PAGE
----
Table 1: Headache and socio demographic variables

Table 2 shows the association with other health complaints and with sleep characteristics; the Odds ratios are high for all the complaints but are especially high for abdominal pain (OR=12.1) and dizziness (OR=11.3); the OR for back and shoulder and neck pain were 4.8 and 3.5 respectively. The association between headaches and psychic complaints is also high with OR of 4.4. 3.9 And 4.6 for sadness, irritability and nervousness respectively. Sleep initiation difficulties and sleep deprivation are also significantly associated with headache (OR equal to 3.9 and 1.3. respectively), but for sleep duration in weekdays in spite of a higher prevalence of headache the OR is not significant). Fatigue is also strongly associated with headaches with OR=3.1.

Health complaints % within HA % without HA Chi2 p OR Confidence intervals
Pain complaints            
Abdominal pain 26.9 2.9 449.19 .000*** 12.100 9.189 – 15.933
Back pain 49.2 16.6 345.66 .000*** 4.839 4.065 – 5.762
Shoulder and neck pain 37.3 14.7 185.57 .000*** 3.464 2.879 – 4.168
Psychic complaints            
Sadness 46.4 16.4 300.425 .000*** 4.398 3.692 – 5.239
Irritability 48.0 19.0 262.412 .000*** 3.929 3.309 – 4.666
Nervousness 59.7 24.2 343.629 .000*** 4.621 3.902 – 5.474
Sleep complaints            
Sleep initiation 47.7 19.0 259.119 .000*** 3.895 3.280 – 4.624
Sleep deprivation 22.8 17.9 8.712 .003** 1.357 1.107 – 1.663
Sleep duration<7h 24.7 20.3 9.489 .001*** .773 0.656 – .911
Sleep duration<6h 28.0 21.0 12.578 .000*** .689 0.561 – .847
Fatigue 60.5 32.2 184.055 .000*** 3.121 2.637 – 3.691
Dizziness 28.8 3.5 462.299 .000*** 11.270 8.695 -14.609

Table 2: Headache health complaints and sleep features

Psychological variables showed important influences in headache prevalence and significant associations namely: “not feeling in good shape” OR=4.8, feeling “low energy” OR=5.1. “sadness the week before” OR=4.5, “loneliness” OR=2.6, “no time for him/herself ” OR=2.7,“no time for activities” OR=3.1, “feeling pressure at school” OR=2.4, “having poor family relations” OR=6.1, feeling no justice OR=1.8, marks at school OR=1.9 (Table3).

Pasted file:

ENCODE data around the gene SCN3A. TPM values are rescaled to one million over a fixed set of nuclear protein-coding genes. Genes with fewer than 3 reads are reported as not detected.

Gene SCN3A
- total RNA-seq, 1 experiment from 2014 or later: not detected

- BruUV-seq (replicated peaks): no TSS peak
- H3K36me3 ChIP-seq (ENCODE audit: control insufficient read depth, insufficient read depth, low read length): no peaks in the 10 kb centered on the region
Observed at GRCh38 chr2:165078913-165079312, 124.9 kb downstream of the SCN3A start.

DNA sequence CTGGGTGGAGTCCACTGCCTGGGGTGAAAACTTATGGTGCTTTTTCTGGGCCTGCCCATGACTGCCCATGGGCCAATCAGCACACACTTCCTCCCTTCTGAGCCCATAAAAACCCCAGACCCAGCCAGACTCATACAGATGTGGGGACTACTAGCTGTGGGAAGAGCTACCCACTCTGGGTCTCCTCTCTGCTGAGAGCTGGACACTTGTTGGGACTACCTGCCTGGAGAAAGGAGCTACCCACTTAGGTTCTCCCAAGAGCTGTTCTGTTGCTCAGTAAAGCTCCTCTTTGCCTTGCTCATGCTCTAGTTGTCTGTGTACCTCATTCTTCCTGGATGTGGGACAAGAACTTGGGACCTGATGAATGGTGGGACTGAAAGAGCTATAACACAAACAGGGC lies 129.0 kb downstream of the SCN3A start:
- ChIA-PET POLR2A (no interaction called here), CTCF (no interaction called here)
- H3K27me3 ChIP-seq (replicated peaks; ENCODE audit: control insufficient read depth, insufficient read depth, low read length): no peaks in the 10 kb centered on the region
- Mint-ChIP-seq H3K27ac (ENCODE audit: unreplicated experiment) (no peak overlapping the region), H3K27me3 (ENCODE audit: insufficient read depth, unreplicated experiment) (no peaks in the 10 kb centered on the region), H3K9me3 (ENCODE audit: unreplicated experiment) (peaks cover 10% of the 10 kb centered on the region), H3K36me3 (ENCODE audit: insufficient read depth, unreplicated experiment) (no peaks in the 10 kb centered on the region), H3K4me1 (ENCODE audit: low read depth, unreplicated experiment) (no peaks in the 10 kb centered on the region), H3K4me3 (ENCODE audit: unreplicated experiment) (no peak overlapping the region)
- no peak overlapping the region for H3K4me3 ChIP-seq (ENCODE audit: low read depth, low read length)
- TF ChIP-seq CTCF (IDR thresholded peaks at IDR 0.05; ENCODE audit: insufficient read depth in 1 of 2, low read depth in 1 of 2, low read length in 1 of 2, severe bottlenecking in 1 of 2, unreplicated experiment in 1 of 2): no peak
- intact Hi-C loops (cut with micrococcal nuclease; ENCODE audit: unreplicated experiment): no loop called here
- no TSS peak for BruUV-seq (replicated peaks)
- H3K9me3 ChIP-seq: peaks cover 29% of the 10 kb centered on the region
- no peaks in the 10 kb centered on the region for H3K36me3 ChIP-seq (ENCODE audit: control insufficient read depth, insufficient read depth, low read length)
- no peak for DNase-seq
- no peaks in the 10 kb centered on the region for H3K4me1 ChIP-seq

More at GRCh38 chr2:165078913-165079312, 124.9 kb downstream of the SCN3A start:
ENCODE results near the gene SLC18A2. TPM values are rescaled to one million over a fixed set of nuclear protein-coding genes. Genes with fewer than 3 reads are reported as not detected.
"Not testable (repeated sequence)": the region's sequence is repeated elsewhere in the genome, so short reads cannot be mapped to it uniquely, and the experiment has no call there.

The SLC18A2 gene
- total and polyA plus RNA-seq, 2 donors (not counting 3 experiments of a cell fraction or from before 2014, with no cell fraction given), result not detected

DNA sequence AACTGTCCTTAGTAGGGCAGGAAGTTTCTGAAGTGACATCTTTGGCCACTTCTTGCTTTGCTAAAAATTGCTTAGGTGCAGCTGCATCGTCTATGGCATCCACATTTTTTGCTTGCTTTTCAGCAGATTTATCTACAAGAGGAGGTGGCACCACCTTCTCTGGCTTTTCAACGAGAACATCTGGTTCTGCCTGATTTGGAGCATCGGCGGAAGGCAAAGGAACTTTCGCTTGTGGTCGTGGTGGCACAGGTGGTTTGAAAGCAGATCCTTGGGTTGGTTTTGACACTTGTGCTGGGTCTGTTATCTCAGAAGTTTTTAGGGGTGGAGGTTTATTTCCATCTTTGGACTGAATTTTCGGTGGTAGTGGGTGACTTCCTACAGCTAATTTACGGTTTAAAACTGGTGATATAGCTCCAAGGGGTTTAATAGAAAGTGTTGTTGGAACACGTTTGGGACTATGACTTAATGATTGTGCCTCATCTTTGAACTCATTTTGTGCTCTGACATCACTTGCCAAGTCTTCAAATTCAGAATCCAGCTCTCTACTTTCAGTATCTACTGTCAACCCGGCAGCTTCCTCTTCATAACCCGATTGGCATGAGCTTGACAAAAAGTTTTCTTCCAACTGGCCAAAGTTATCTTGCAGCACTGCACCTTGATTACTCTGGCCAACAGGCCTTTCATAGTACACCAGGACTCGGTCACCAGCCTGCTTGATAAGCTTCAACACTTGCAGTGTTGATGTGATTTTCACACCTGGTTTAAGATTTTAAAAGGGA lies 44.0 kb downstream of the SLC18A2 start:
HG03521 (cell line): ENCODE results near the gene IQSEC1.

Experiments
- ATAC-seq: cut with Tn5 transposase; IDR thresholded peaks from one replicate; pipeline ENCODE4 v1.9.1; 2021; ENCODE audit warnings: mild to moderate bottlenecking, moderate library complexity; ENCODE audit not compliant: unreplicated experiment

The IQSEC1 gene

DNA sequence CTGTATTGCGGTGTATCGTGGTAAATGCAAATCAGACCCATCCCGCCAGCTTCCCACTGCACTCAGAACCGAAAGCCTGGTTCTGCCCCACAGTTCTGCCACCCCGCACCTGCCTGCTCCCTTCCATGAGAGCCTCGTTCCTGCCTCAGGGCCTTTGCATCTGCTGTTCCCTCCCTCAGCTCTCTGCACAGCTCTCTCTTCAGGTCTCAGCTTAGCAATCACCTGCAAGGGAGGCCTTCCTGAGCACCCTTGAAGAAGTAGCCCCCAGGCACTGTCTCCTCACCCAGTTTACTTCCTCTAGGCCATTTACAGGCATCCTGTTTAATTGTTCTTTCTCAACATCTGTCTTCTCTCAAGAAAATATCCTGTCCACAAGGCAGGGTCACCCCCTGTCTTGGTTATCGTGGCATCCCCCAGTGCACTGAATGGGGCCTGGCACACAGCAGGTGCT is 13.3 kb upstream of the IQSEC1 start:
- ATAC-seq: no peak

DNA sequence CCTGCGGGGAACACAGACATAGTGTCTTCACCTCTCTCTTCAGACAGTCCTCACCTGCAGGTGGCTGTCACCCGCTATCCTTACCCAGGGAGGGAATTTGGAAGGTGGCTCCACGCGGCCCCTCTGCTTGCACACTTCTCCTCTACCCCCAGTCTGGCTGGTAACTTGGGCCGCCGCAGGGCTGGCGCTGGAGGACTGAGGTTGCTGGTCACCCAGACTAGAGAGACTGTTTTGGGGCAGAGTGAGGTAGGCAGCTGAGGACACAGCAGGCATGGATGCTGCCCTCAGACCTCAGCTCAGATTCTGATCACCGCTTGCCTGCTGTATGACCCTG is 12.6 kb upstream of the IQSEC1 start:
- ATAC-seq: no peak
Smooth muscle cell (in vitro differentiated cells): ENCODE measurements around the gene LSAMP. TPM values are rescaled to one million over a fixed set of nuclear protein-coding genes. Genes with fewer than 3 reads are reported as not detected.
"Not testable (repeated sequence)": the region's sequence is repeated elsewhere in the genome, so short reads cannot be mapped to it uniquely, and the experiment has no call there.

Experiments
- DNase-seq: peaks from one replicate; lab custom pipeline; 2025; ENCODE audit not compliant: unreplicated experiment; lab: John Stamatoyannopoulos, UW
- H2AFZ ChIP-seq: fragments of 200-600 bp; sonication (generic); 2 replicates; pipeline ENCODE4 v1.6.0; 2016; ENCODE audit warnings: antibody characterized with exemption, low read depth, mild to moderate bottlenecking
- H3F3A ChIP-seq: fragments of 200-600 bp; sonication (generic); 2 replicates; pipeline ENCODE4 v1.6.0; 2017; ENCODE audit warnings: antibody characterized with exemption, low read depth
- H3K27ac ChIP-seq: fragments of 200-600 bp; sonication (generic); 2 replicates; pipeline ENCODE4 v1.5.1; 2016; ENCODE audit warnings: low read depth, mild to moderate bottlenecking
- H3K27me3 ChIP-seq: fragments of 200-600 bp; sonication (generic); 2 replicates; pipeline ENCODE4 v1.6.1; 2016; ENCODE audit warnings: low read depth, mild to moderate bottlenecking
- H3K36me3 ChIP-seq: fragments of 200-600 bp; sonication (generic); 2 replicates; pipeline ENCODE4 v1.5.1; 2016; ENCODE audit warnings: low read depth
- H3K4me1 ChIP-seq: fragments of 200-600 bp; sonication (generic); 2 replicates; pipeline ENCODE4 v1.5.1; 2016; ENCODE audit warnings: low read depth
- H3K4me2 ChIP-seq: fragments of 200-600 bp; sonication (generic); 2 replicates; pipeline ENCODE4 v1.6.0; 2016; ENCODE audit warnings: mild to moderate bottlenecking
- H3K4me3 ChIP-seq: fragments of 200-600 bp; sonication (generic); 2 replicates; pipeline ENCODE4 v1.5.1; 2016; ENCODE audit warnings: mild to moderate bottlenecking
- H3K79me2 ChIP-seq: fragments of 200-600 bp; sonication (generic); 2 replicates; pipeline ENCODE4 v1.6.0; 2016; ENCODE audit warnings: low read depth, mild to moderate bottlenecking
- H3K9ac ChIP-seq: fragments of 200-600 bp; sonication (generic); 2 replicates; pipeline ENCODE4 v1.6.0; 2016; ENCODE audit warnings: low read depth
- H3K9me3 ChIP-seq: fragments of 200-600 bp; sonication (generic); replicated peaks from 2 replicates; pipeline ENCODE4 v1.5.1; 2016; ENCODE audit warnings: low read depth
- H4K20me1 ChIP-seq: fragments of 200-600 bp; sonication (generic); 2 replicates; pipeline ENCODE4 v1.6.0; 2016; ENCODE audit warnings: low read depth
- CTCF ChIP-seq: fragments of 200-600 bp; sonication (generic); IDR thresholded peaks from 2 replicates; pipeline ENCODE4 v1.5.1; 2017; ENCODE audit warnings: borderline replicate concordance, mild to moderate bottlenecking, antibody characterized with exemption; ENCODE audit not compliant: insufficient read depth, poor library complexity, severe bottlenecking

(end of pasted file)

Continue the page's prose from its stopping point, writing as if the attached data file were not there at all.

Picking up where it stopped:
Psychological aspects % within HA % without HA Chi2 p OR Confidence intervals
Not in good shape 19.7 3.9 144.954 .000*** 4.794 3.643 – 6.307
Low energy 27.2 6.8 164.629 .000*** 5.116 3.911 – 6.692
Sadness last week 41.5 13.6 175.927 .000*** 4.505 3.565 – 5.694
Loneliness 19.2 8.5 53.206 .000*** 2.573 1.982 – 3.340
No time for himself 30.4 14.0 74.799 .000*** 2.674 2.218 – 3.360
No time for activities 37.9 16.2 122.499 .000*** 3.153 2.557 – 3.887
Pressure at school 73.7 53.9 94.732 .000*** 2.394 2.202 – 2.863
Family relations 19.7 3.9 10.847 .000*** 6.061 1.858 – 9.770
Justice 15.1 9.0 18.522 .000*** 1.805 1.375 – 2.369
Marks at school 19.9 11.7 18.561 .000*** 1.874 1.404 – 2.502
Family and Friends            
No fun with friends 8.3 3.5 25.915 .000*** 2.493 1.735 – 3.581
Nobody present 25.0 18.7 2.604 .070 1.450 .922 – 2.282
Nobody to share 31.7 22.4 3.858 .035* 1.605 .998 – 2.579
No family support 17.9 12.4 3.839 .035* 1.542 .998 – 2.385
No family emotional support 22.7 18.4 1.999 .095 1.307 .901 – 1.894
No family comfort 24.6 23.3 .110 .409 1.076 .697 – 1.661
No friends to help 19.2 13.1 4.457 .025* 1.575 1.030 – 2.407
Bad help from friends 20.7 14.3 4.230 .028* 0.641 .418 - .982
No talks with family 24.2 22.2 .467 .272 1.114 .817 – 1.519
No friends to share 25.4 19.2 2.473 .075 1.433 .914 – 2.248